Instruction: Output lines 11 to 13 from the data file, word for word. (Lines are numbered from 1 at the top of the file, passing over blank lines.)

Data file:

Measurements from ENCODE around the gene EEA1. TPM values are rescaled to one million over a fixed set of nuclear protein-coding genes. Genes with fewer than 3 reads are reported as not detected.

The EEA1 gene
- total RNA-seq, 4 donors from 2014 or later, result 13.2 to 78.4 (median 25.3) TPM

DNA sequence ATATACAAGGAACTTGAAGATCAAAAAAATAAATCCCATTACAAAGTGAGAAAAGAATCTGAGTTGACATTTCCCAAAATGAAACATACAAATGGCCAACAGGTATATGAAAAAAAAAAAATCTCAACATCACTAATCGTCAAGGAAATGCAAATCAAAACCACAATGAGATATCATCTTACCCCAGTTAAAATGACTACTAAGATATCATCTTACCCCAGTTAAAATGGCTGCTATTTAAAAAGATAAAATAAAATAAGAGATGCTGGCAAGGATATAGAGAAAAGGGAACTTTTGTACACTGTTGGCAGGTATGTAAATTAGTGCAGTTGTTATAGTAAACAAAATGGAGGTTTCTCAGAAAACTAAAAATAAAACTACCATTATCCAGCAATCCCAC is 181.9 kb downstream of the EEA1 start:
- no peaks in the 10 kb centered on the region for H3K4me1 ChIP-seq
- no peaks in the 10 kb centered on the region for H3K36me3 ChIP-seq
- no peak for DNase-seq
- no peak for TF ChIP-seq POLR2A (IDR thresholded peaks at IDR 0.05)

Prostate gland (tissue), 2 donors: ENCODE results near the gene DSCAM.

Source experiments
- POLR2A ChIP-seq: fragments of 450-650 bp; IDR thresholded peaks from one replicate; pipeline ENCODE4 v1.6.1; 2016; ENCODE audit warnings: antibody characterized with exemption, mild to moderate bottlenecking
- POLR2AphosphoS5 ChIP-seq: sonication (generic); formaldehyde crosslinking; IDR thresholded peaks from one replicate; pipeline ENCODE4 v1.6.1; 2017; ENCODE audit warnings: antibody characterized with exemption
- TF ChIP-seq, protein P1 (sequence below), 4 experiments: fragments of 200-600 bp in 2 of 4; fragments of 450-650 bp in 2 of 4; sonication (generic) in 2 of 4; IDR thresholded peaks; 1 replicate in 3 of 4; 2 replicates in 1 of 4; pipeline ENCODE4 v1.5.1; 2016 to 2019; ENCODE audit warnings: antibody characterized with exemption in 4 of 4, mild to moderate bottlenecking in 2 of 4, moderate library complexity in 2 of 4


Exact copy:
- POLR2A ChIP-seq: fragments of 450-650 bp; IDR thresholded peaks from one replicate; pipeline ENCODE4 v1.6.1; 2016; ENCODE audit warnings: antibody characterized with exemption, mild to moderate bottlenecking
- POLR2AphosphoS5 ChIP-seq: sonication (generic); formaldehyde crosslinking; IDR thresholded peaks from one replicate; pipeline ENCODE4 v1.6.1; 2017; ENCODE audit warnings: antibody characterized with exemption
- TF ChIP-seq, protein P1 (sequence below), 4 experiments: fragments of 200-600 bp in 2 of 4; fragments of 450-650 bp in 2 of 4; sonication (generic) in 2 of 4; IDR thresholded peaks; 1 replicate in 3 of 4; 2 replicates in 1 of 4; pipeline ENCODE4 v1.5.1; 2016 to 2019; ENCODE audit warnings: antibody characterized with exemption in 4 of 4, mild to moderate bottlenecking in 2 of 4, moderate library complexity in 2 of 4